I was struck by this article at Task And Purpose yesterday. It's an aspect of the illegal migration problem of which I hadn't been aware.
Two brothers stand across from each other at the Val Verde Correctional Facility in this border city, speaking reverently through the fixed telephones. They are separated by the visiting room’s thick glass partition, too energized to sit.
One brother, Abdul Wasi Safi, wears an inmate’s bright orange uniform. The other brother, Sami-ullah Safi, wears a blue blazer, jeans and a look of determination to bring his brother home safely.
About 18 months ago, Abdul Wasi Safi, whose family calls him Wasi, was a newly minted officer in Afghanistan’s special forces, working alongside U.S. troops to combat the Taliban in the longest U.S. military engagement in its history.
Just three months later, the U.S. abruptly exited the country. The Taliban — an Islamic fundamentalist group — took control of the country and began hunting down those who had helped the Americans.
Over the course of the conflict there, the U.S. issued special visas to more than 34,000 Afghans who qualified for various reasons — including Sami, who in 2015 moved to Houston. Sami, 29, had been working side by side with the U.S. military as an interpreter for special forces in Afghanistan. For years, he traveled between the two countries and in July 2021 was granted full U.S. citizenship.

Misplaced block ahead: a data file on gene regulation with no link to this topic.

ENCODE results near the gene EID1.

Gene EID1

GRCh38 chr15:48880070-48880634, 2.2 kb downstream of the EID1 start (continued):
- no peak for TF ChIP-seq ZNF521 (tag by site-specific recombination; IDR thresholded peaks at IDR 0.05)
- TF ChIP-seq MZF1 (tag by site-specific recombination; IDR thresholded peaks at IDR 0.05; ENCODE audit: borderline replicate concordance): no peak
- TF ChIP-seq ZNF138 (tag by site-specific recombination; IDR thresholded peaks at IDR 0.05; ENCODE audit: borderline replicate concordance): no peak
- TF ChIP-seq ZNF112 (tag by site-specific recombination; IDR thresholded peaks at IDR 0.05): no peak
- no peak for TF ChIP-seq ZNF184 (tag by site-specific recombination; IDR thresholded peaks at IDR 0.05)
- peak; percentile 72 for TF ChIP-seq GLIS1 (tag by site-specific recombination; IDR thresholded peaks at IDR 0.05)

But thousands like Wasi, 26, who had helped U.S. forces — but were not paid by the U.S. government — were left behind with few options to escape. With a Taliban target on their backs, many went into hiding as reports of revenge killings grew.
When it was clear Wasi could not get a visa, he went into hiding with his parents and eight other siblings before setting out on a harrowing journey halfway around the world that led to a jail cell more than 12,000 miles from his home.
“It was unfair, unjust, for the U.S. military to leave all the people who put their lives on the line working for the military and in the end leaving them to be slaughtered by the Taliban and closing their eyes on them,” Sami said. “Pretending nothing happened. People have done so much.”
There's more at the link.
How many other cases like this are there? Former allies, working with US forces in Afghanistan and elsewhere, who were abandoned when this country unceremoniously cut its ties and pulled out, leaving its allies and friends to the mercy of the enemy?
How many other cases like this are there in the "illegal alien" pipeline?
Why has the Biden administration done nothing to provide for these people?
I can only presume it's because the administration wants no reminders of its cowardly, incompetent withdrawal from Afghanistan to remind the American public of its failure. After all, they left up to 9,000 US citizens behind, not to mention almost 80,000 Afghan allies - all abandoned to the "mercy" of the Taliban.
Meanwhile, those who deserve our help have to do without.